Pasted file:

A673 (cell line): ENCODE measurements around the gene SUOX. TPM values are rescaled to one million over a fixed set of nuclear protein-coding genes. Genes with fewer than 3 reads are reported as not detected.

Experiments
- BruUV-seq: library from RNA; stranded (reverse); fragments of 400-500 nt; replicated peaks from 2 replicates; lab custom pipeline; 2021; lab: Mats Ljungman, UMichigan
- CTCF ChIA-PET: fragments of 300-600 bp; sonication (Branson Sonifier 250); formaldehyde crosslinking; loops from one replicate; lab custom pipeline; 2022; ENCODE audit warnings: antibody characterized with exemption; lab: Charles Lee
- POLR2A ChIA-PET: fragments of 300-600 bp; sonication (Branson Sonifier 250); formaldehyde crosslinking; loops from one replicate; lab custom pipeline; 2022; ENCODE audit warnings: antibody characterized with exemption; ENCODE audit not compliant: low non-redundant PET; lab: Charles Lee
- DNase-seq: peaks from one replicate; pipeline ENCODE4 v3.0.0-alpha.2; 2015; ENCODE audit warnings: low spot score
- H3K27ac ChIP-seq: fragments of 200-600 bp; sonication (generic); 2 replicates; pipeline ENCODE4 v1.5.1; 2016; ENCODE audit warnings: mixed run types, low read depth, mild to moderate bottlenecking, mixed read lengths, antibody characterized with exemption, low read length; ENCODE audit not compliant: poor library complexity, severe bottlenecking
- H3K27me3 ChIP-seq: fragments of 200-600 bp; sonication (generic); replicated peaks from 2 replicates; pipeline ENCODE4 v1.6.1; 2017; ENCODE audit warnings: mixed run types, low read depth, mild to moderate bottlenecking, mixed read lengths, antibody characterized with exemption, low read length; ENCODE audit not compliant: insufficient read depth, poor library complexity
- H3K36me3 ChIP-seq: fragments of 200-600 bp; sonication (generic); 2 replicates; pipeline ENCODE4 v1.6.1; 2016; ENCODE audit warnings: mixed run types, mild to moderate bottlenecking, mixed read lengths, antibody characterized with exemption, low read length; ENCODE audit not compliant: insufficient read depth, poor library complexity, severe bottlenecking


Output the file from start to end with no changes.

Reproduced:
A673 (cell line): ENCODE measurements around the gene SUOX. TPM values are rescaled to one million over a fixed set of nuclear protein-coding genes. Genes with fewer than 3 reads are reported as not detected.

Experiments
- BruUV-seq: library from RNA; stranded (reverse); fragments of 400-500 nt; replicated peaks from 2 replicates; lab custom pipeline; 2021; lab: Mats Ljungman, UMichigan
- CTCF ChIA-PET: fragments of 300-600 bp; sonication (Branson Sonifier 250); formaldehyde crosslinking; loops from one replicate; lab custom pipeline; 2022; ENCODE audit warnings: antibody characterized with exemption; lab: Charles Lee
- POLR2A ChIA-PET: fragments of 300-600 bp; sonication (Branson Sonifier 250); formaldehyde crosslinking; loops from one replicate; lab custom pipeline; 2022; ENCODE audit warnings: antibody characterized with exemption; ENCODE audit not compliant: low non-redundant PET; lab: Charles Lee
- DNase-seq: peaks from one replicate; pipeline ENCODE4 v3.0.0-alpha.2; 2015; ENCODE audit warnings: low spot score
- H3K27ac ChIP-seq: fragments of 200-600 bp; sonication (generic); 2 replicates; pipeline ENCODE4 v1.5.1; 2016; ENCODE audit warnings: mixed run types, low read depth, mild to moderate bottlenecking, mixed read lengths, antibody characterized with exemption, low read length; ENCODE audit not compliant: poor library complexity, severe bottlenecking
- H3K27me3 ChIP-seq: fragments of 200-600 bp; sonication (generic); replicated peaks from 2 replicates; pipeline ENCODE4 v1.6.1; 2017; ENCODE audit warnings: mixed run types, low read depth, mild to moderate bottlenecking, mixed read lengths, antibody characterized with exemption, low read length; ENCODE audit not compliant: insufficient read depth, poor library complexity
- H3K36me3 ChIP-seq: fragments of 200-600 bp; sonication (generic); 2 replicates; pipeline ENCODE4 v1.6.1; 2016; ENCODE audit warnings: mixed run types, mild to moderate bottlenecking, mixed read lengths, antibody characterized with exemption, low read length; ENCODE audit not compliant: insufficient read depth, poor library complexity, severe bottlenecking